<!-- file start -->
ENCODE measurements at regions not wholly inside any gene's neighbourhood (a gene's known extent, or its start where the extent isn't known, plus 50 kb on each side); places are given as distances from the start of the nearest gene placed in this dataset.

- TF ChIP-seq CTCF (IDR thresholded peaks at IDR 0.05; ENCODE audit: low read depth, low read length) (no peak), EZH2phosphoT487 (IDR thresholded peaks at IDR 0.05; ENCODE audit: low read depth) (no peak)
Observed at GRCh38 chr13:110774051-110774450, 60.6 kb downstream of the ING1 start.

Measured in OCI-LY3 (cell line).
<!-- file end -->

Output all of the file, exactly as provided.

ENCODE measurements at regions not wholly inside any gene's neighbourhood (a gene's known extent, or its start where the extent isn't known, plus 50 kb on each side); places are given as distances from the start of the nearest gene placed in this dataset.

- TF ChIP-seq CTCF (IDR thresholded peaks at IDR 0.05; ENCODE audit: low read depth, low read length) (no peak), EZH2phosphoT487 (IDR thresholded peaks at IDR 0.05; ENCODE audit: low read depth) (no peak)
Observed at GRCh38 chr13:110774051-110774450, 60.6 kb downstream of the ING1 start.

Measured in OCI-LY3 (cell line).